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Open Book Festival returns with new podcast series

Open Book Festival's new podcast series starts on November 8 with ‘Conversations with Mohale’ featuring Mohale Mashigo in conversation with Shana Fife, Pumla Gqola and Siphokazi Jonas about women in lockdown

28 October 2021 - 14:17 By Christine Skinner
Open Book Festival's new podcast series starts on November 8.
Open Book Festival's new podcast series starts on November 8.
Image: Supplied

Open Book Festival returns with an eight part podcast series celebrating just some of the works of literature to come out of SA this year. The series will run from November 8-24.

As was the case in 2020, planning the festival in 2021 came with a set of shifting goalposts, and so the decision was made to err on the side of caution and stay in the virtual space.

Vasti Calitz, festival organiser says, ‘Over the years, Open Book has evolved into a space that was inclusive and exciting, and which allowed for difficult conversations to take place safely. That face to face platform can’t be replaced, but the podcast series allows listeners to engage with the books and ideas in their own time and free of charge.’

All the participants in the 2021 festival are either South African or SA-based, a deliberate choice made by the festival team. Given the impact the pandemic has had on writers’ abilities to promote their new books and to drive sales, it felt important that all efforts be focused on the local literary landscape. Copies of all the books will be available for sale through the Book Lounge.

The participants this year include Mia Aderne, Efemia Chela, Shana Fife, Madeleine Fullard, Damon Galgut, Pumla Gqola, Robert Hamblin, Gretchen Haley, Siphokazi Jonas, Joanne Joseph, Ashraf Kagee, Bongani Kona, Mandla Langa, Qarnita Loxton, Naledi Mashishi, Mohale Mashigo, Tshidiso Moletsane, Nick Mulgrew, Thenjiwe Mswane, Tiffany Mugo, Mphuthumi Ntabeni, Futhi Ntshingila, Yewande Omotoso, and Uvile Ximba. The facilitators of the conversations include Catherine Boulle, Africa Melane, Mohale Mashigo, Chase Rhys, and Koketso Sachane.

The series will kick off with ‘Conversations with Mohale’, an annual conversation at the Open Book Festival that will be familiar to festivalgoers. Mashigo will be in conversation with Shana Fife, Pumla Gqola and Siphokazi Jonas about women in lockdown.

For the rest of the series, listeners can expect to hear the writers engage on themes that include queerness, grief, gender-based violence, love and so much more. This is a series you won’t want to miss. The podcast series is made possible by the generous support of the Heinrich Boell Foundation, as well as the Department of Sports, Arts and Culture.

Open Book Podcast trailer:

Participant biographies:

Mia Arderne is a Cape Town-based writer with bylines in New FrameMail & GuardianThe Vrye Weekblad, CosmopolitanMarie ClaireVISI, GQCity Press and more. Her writing explores the politics of gender, race, identity, sexuality and mental health. Her debut novel, Mermaid Fillet, published by Kwela (NB Publishers) in 2020, has been longlisted for the Sunday Times-CNA Literary Awards.

Catherine Boulle is an audio maker, writer and researcher living in Cape Town, with a Masters in English Literature from the University of Oxford. She joined the Institute for Creative Arts in 2015 and is responsible for driving the Institute’s research output — including co-editing Acts of Transgression with Jay Pather, as well as a forthcoming book about public art in SA, Restless Infections, and creating The ICA Podcast.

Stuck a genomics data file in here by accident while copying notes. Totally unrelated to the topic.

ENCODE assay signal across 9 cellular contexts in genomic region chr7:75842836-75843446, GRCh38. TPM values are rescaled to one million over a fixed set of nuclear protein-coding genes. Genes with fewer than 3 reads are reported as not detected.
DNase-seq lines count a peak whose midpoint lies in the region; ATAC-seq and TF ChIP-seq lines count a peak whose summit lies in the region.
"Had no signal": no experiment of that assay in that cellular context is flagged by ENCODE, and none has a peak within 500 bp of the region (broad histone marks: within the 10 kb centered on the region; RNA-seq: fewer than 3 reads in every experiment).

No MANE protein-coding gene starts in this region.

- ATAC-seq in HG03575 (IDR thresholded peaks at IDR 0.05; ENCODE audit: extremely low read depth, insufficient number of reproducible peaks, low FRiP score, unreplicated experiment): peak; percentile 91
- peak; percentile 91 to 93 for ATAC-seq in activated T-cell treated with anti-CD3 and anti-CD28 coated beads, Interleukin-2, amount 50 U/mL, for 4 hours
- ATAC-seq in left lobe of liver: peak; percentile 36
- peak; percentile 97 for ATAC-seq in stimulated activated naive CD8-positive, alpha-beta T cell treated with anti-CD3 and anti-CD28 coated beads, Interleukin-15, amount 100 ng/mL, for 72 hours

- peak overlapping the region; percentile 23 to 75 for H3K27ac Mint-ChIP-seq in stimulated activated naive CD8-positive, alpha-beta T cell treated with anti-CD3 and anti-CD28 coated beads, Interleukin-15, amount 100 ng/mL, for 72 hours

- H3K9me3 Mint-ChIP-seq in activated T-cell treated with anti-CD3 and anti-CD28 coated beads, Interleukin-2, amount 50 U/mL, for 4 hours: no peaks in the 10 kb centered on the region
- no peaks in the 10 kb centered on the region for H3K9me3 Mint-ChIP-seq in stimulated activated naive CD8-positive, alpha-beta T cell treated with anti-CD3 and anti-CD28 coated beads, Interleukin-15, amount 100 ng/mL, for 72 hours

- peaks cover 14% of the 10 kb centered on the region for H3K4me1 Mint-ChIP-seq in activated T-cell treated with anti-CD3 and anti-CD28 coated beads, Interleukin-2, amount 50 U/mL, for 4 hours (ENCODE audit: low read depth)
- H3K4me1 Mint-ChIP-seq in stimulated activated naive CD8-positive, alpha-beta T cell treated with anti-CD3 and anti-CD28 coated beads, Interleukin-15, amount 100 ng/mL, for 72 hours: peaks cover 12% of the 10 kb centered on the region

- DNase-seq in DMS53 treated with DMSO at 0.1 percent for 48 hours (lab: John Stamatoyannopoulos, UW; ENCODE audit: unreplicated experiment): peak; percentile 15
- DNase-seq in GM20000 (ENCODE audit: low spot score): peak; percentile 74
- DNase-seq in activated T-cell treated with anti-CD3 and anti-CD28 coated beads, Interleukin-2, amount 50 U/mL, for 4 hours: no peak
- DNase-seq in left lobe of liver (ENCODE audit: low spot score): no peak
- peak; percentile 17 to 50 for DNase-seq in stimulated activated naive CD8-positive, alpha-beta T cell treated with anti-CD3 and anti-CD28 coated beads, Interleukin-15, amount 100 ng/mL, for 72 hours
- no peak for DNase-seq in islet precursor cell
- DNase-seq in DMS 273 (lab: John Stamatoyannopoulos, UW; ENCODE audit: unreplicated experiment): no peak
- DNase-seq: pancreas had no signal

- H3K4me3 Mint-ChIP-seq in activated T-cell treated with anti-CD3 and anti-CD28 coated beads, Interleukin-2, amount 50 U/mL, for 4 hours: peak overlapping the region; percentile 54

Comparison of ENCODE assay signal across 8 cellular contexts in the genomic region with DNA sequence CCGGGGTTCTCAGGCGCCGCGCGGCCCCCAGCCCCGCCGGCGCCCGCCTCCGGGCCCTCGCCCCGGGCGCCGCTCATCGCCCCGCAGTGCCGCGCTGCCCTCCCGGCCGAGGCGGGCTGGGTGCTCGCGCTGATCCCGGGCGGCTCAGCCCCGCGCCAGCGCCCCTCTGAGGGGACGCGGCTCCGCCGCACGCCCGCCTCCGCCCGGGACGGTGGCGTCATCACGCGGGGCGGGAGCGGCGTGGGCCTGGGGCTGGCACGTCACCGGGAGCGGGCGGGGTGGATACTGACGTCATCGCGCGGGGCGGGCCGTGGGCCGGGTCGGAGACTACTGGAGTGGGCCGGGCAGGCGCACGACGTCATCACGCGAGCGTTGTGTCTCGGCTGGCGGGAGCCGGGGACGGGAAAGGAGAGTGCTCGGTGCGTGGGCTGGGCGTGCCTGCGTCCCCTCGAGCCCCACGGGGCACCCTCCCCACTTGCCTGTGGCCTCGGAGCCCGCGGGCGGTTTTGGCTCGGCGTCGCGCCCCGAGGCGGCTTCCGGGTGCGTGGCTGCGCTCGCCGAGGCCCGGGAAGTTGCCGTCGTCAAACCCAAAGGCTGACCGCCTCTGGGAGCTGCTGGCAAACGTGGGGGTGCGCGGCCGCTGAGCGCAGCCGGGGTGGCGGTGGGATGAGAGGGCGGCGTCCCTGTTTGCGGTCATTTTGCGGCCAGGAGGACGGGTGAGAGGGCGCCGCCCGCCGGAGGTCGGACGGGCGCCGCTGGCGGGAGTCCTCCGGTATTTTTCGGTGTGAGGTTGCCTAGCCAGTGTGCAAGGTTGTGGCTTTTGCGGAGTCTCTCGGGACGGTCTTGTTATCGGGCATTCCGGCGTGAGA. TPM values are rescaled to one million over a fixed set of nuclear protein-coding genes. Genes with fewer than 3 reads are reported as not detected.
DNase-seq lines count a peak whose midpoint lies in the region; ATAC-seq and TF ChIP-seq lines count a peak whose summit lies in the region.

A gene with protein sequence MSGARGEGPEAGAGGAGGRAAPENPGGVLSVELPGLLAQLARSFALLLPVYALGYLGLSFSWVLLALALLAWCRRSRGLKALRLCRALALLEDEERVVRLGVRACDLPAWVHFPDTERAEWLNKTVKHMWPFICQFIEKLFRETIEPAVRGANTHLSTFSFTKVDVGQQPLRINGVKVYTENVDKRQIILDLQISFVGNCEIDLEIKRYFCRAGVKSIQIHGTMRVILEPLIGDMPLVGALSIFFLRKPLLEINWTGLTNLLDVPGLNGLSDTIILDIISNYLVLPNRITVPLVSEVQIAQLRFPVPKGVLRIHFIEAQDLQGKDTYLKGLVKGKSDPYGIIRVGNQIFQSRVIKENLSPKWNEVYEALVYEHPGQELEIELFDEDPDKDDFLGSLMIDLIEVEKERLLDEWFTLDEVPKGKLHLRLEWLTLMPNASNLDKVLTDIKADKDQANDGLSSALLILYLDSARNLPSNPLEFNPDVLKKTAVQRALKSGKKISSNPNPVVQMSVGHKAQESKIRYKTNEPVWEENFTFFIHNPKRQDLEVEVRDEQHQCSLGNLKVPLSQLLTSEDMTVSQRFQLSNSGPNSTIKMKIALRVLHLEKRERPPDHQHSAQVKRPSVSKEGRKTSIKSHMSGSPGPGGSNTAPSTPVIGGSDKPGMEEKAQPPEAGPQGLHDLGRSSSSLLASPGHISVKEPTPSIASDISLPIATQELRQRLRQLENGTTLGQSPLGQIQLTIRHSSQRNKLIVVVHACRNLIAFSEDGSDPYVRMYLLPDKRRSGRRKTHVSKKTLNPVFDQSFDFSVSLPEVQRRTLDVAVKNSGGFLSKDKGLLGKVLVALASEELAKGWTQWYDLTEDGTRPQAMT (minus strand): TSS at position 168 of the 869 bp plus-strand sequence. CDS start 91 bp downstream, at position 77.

Efemia Chela was born in Zambia but grew up in England, Ghana, Botswana and SA, graduating with a BA in French, Politics and Classical Civilisations from Rhodes University. She was shortlisted for the Caine Prize (2014) for her short story, Chicken. She recently co-edited Migrations, the 2016 Short Story Day Africa collection and she is a contributing editor to the Johannesburg Review of Books. Her short stories have been published in Short.Sharp.StoriesBrittle Paper and most recently in As You Like It, the 2018 Gerald Kraak Award anthology.

Shana Fife is a work-from-home mother of three who runs a very successful blog. She has a BA in Live Performance, Music and Film from Afda Film School and a Certificate in Journalism from City Varsity. She does content production for various businesses. She is a 2019 fellow of the Jakes Gerwel Foundation and NB Publishers’ mentorship programme. Ougat: From a Hoe into a Housewife and Then Some, published in 2021, is her first book.

Madeleine Fullard is the head of the Missing Persons Task Team (MPTT) in the National Prosecuting Authority (NPA), mandated to trace the fate and whereabouts of those who disappeared in political circumstances between 1960 and 1994, and to recover their remains where possible. Madeleine previously served as a researcher in the Truth and Reconciliation Commission (TRC) and was part of the team that wrote the TRC’s final report. She trained as an historian.

Damon Galgut is a novelist whose work has been published in twenty languages. He has been shortlisted for the Booker Prize three times, most recently for The Promise, and is a past winner of the Commonwealth Writers’ Prize for the Africa region. His novel Arctic Summer was awarded the Sunday Times Fiction Prize, and two films were made of his book The Quarry. He lives and works in Cape Town.